Thursday, April 21, 2011

Patty says: It was OK. Really.

(Hi, everyone. Remember me?)

So Jef and I have returned from Boston, where, as I think most of you know by now, Jef did NOT run the Boston Marathon despite qualifying for it last October in Detroit and managing to land one of the coveted entries a day or two later.

(For the few of you who don't know: He's hurt. He slipped on a patch of snow in February and injured his hip and then, based on some bad advice from people who should have known better and excessive optimism on his part, continued to train on it until he had all but crippled himself. He has an MRI on Monday to try to figure out what's wrong so it can be fixed so that, with any luck at all, he can try this again NEXT year.)

Here's the good news:

Because we were standing together at the 23-mile mark (instead of running somewhere in the midst of 26,000+ people and standing at the whatever mile mark watching for a single runner in the midst of 26,000+ people) on Monday, we got to watch Geoffrey Mutai and Moses Musap smoke their way past us en route to the fastest Boston Marathon finishes ever. 

The top four men (including Ryan Hall, who ran the fastest marathon ever by a U.S. runner) all beat the course record set last year, and Mutai finished in 2:03:02 (!). (While that's the fastest marathon ever, it won't be recognized as a world record because Boston's a downhill course.)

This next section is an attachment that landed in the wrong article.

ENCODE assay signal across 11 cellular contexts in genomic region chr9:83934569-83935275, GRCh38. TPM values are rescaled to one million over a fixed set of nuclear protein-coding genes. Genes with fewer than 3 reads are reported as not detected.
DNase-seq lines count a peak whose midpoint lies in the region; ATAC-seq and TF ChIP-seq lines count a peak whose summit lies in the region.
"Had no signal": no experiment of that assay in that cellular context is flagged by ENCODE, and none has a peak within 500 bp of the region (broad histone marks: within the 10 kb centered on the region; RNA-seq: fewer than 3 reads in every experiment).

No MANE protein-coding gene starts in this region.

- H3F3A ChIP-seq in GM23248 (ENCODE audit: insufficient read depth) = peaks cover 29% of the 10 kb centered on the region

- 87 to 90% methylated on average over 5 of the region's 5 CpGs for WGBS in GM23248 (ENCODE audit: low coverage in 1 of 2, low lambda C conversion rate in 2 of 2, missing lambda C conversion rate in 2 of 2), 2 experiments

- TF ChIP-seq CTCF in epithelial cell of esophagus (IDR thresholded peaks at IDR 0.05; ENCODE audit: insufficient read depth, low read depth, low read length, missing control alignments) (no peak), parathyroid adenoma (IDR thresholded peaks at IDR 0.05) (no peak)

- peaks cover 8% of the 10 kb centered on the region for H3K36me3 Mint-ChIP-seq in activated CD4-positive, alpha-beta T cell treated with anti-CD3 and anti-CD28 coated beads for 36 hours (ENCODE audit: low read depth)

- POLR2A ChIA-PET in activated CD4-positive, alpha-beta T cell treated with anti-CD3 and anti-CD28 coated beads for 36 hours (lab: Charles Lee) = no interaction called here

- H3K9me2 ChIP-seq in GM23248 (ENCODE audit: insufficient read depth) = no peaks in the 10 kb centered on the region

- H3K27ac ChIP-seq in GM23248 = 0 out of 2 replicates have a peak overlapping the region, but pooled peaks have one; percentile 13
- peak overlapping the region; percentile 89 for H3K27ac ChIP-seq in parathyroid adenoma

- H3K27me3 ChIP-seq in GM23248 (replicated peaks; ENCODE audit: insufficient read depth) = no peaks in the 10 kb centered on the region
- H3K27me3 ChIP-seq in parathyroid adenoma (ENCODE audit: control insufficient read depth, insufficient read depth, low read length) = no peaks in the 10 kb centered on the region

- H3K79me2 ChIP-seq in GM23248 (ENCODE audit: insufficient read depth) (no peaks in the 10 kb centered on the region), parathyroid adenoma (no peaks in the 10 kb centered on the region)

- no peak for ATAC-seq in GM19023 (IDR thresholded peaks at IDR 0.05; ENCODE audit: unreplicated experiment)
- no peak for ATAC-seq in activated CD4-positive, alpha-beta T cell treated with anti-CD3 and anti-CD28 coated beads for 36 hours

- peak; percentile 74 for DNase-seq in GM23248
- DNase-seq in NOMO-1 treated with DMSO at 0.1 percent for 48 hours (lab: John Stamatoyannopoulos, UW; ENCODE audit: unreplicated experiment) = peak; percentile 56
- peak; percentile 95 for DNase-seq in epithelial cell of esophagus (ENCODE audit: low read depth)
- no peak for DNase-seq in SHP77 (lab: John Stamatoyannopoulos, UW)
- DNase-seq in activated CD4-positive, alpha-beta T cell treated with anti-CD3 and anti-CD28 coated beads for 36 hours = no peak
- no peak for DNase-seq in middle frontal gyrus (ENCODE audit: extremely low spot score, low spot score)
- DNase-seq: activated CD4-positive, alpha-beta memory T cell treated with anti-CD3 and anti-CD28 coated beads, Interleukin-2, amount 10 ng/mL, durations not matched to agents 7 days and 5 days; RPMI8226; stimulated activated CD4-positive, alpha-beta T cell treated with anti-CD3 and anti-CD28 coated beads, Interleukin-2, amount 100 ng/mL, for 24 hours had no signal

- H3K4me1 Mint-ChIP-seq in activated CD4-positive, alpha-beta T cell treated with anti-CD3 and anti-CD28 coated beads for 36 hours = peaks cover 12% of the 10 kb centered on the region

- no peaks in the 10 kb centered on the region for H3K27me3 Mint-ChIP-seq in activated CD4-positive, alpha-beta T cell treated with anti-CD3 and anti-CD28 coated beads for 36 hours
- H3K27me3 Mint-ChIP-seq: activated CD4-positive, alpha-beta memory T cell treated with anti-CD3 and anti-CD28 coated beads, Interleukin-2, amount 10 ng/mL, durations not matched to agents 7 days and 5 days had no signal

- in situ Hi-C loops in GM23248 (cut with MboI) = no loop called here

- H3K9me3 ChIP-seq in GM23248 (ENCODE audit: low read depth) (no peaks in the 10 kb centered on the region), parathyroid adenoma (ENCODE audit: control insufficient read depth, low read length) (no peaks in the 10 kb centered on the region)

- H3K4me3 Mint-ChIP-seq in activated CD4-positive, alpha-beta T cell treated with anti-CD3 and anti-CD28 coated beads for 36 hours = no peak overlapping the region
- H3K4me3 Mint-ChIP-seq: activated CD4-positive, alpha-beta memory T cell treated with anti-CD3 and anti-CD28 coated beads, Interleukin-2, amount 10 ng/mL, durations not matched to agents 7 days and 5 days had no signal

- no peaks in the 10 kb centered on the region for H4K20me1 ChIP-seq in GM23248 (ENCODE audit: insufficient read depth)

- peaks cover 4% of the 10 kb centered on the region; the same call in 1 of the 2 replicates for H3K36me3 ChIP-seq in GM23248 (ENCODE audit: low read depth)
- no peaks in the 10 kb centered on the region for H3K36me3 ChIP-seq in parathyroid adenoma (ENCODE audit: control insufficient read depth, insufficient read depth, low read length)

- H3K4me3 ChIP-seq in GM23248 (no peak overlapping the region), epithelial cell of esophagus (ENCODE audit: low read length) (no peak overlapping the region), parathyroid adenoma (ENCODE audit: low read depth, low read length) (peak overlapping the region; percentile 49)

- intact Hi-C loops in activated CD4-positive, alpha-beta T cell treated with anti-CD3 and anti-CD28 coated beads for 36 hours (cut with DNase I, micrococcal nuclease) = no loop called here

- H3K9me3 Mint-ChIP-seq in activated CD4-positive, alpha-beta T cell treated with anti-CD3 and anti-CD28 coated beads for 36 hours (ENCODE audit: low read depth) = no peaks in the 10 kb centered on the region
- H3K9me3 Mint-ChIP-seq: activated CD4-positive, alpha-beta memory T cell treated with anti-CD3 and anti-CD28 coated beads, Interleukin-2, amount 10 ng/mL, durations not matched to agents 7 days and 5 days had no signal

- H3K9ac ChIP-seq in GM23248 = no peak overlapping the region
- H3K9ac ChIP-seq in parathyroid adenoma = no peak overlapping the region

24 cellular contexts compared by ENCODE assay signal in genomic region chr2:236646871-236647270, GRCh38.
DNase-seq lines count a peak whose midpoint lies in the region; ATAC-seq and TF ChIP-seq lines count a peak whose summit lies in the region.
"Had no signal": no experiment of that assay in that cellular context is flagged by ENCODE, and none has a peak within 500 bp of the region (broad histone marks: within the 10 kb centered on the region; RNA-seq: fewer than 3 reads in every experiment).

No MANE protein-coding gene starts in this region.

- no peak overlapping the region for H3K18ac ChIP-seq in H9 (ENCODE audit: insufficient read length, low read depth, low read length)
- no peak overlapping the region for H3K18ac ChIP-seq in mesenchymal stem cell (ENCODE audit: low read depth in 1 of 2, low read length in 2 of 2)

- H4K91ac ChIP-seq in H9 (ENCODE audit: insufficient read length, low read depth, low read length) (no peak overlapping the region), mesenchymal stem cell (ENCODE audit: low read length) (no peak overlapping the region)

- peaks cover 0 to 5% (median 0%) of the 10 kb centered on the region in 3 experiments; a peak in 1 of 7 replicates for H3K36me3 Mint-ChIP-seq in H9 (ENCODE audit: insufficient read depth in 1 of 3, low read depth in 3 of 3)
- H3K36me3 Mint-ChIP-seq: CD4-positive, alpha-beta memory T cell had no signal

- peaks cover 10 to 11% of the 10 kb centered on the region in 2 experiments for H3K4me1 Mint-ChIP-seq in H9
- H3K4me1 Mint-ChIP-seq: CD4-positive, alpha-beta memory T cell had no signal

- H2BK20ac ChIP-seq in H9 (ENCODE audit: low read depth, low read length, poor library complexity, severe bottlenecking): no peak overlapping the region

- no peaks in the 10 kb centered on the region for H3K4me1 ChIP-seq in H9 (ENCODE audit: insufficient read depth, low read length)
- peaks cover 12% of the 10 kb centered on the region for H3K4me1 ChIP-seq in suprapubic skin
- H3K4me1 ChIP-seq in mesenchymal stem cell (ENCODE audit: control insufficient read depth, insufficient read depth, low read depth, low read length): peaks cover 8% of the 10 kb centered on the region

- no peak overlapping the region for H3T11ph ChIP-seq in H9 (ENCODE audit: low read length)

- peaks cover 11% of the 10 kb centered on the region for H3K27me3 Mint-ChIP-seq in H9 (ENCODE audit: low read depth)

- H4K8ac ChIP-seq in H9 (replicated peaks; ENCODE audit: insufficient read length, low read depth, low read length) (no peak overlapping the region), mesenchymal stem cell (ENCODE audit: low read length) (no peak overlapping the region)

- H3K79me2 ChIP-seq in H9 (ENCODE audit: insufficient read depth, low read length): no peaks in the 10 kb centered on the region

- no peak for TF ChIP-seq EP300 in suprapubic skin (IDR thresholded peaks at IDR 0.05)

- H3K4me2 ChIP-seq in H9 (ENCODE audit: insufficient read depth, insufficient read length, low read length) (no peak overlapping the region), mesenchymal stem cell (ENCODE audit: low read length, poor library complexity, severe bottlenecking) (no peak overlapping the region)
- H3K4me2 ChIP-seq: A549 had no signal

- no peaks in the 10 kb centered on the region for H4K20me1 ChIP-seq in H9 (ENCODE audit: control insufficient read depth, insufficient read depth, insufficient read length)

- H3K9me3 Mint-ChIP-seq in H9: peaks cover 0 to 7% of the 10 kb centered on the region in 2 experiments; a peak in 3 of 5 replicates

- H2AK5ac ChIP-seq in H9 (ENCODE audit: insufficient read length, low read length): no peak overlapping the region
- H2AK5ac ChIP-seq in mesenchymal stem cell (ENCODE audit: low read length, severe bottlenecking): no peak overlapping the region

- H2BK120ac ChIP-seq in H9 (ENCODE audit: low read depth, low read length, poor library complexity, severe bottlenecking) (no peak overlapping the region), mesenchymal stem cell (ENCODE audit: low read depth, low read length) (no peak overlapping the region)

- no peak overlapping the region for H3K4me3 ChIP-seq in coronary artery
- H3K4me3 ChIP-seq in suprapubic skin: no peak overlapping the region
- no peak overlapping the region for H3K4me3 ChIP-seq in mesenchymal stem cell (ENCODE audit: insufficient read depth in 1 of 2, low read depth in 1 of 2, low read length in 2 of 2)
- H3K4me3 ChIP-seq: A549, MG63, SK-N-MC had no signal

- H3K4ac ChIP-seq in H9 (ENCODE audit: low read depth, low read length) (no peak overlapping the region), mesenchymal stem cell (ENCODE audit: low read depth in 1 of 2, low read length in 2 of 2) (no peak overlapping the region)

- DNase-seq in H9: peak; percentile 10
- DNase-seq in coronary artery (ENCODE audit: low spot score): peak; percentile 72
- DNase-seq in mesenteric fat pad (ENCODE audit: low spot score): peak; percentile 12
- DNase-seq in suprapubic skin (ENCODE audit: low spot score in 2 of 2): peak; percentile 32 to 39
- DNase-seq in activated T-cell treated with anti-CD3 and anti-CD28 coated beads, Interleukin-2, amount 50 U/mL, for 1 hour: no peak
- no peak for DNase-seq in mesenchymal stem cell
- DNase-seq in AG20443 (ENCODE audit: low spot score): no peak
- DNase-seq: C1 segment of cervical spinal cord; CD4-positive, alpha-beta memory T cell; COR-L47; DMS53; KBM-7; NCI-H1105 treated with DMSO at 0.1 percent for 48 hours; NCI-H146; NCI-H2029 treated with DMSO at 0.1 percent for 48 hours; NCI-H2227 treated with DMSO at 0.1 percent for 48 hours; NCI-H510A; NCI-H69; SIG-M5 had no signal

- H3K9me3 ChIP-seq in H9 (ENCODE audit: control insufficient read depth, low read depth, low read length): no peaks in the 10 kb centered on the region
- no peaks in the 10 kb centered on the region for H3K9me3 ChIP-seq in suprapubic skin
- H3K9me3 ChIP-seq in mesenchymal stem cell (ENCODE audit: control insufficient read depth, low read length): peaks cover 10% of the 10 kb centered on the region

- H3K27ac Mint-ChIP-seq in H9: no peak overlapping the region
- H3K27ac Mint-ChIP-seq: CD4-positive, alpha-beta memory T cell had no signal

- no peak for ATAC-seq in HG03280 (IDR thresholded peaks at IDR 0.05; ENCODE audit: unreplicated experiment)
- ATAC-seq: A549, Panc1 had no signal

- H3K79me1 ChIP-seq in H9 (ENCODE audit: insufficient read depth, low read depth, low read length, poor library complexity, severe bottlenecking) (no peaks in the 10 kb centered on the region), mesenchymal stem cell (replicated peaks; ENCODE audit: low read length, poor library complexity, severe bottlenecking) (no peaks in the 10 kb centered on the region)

We got to see three of the fastest women on the planet battling it out, too. Caroline Kilel of Kenya took the race at 2:22:36, while American Desiree Davila, who was in the lead as they ran past us, finished four seconds behind.

We got to see some old friends and make some new ones, too. I got to enjoy the fact that my MS-impaired gait was mistaken for post-marathon runner's gait (it is, in fact, remarkably similar) on Monday night and Tuesday. We had a great time.

Jef was a really good sport about it all.

But my heart broke every single time I watched him watch someone else limp by on Tuesday wearing a finisher's medal...


Robert E. Zeitner said...

Some good news from the race.

A friend of mine and his girlfriend ran, he proposed to her at the finish line and she accepted.

Michele W said...

I started doing half-marathons five years ago. I have yet to get a DNF or have to pull out due to an injury. Part of me is really curious to know where that "red-line" is. Part of me is really scared of the aftermath of finding it. But I'm very sure that if I never find it, I'll never do my best.

Anonymous said...

miss you guys. how's life?

paulb4058 said...

I just wanted to point out that the kid in Frazz (June 6, 2011) was right about the week before the last week of school being the "penultimate."The teacher was wrong!
Paul Baker

paulb4058 said...

Hmmm. It seems that I missed the point in June 6's Frazz. In the very next frame Frazz SAID the teacher didn't know that the word "penultimate" meant "next-to-last!"
Blame it on my paper's postage-stamp size comics.

Patty Mallett said...

No problem, Paul -- the June 6 strip was subtle. When Caulfield said it was the penultimate week of school, Mrs. Olsen said it WASN'T because there was still a week to go (meaning, she thought penultimate meant the same thing as ultimate)...